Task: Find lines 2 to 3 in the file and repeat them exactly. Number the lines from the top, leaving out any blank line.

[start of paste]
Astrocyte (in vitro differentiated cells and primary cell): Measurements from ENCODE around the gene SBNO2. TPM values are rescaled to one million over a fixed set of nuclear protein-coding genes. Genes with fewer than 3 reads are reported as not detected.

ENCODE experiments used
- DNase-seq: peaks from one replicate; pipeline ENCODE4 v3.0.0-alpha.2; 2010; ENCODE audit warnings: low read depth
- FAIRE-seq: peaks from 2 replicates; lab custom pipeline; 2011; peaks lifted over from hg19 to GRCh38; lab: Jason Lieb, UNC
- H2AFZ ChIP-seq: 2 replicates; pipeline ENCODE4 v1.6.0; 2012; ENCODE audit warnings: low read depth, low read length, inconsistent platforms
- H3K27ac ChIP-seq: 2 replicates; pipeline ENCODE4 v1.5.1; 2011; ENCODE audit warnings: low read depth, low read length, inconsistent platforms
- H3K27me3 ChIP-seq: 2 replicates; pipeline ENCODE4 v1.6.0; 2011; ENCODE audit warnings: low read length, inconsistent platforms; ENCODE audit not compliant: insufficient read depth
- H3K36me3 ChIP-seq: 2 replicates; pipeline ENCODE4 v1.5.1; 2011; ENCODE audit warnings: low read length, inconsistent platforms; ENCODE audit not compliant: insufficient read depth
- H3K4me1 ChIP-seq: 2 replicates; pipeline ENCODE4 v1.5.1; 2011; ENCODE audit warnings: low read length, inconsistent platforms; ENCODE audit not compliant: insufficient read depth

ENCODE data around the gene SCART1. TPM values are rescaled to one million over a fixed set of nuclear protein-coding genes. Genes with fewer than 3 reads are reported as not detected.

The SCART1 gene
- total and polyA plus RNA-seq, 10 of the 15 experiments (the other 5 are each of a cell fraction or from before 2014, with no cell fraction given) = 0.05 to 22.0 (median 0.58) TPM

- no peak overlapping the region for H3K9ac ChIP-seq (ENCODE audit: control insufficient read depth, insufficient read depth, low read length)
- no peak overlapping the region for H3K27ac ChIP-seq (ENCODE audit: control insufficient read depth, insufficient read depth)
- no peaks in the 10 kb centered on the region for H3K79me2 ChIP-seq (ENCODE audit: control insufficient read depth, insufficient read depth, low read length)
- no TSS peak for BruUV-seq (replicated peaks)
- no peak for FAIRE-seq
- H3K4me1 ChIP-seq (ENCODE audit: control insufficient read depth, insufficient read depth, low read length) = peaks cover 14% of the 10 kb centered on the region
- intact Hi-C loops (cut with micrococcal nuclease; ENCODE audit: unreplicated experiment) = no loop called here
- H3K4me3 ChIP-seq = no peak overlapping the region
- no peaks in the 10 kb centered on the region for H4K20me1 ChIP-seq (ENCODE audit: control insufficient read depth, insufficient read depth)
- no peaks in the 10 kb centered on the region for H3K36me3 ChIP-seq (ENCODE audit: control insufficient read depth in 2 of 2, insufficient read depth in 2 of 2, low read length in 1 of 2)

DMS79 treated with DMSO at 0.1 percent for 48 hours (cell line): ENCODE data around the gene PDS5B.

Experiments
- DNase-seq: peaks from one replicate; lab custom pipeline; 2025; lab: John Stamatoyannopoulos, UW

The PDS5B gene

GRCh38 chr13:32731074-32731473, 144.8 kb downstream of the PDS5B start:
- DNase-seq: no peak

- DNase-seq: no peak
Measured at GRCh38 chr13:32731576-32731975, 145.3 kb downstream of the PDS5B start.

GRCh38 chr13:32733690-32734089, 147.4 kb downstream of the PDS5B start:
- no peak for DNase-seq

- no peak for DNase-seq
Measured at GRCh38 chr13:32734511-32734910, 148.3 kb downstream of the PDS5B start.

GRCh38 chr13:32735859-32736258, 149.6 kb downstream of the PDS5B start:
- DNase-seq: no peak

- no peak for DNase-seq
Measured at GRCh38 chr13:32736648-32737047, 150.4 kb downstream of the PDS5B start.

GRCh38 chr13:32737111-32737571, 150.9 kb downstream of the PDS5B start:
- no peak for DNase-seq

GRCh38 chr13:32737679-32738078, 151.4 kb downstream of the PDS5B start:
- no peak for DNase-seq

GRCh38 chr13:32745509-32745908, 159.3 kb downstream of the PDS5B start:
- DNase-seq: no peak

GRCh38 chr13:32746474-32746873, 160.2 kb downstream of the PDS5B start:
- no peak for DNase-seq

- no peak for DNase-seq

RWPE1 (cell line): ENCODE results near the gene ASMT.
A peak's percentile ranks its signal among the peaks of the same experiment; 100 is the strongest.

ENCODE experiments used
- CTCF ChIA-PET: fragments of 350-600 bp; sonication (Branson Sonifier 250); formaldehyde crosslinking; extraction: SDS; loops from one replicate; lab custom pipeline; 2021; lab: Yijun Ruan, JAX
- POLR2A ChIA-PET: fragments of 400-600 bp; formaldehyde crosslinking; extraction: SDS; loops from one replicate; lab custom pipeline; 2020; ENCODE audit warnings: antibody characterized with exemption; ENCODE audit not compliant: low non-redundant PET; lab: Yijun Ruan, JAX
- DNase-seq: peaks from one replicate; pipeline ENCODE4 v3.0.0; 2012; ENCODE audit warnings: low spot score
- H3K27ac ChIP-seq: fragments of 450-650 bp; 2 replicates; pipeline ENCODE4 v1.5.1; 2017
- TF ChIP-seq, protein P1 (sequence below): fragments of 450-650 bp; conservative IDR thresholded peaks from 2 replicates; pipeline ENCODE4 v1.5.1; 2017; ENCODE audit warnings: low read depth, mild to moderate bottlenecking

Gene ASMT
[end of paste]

ENCODE experiments used
- DNase-seq: peaks from one replicate; pipeline ENCODE4 v3.0.0-alpha.2; 2010; ENCODE audit warnings: low read depth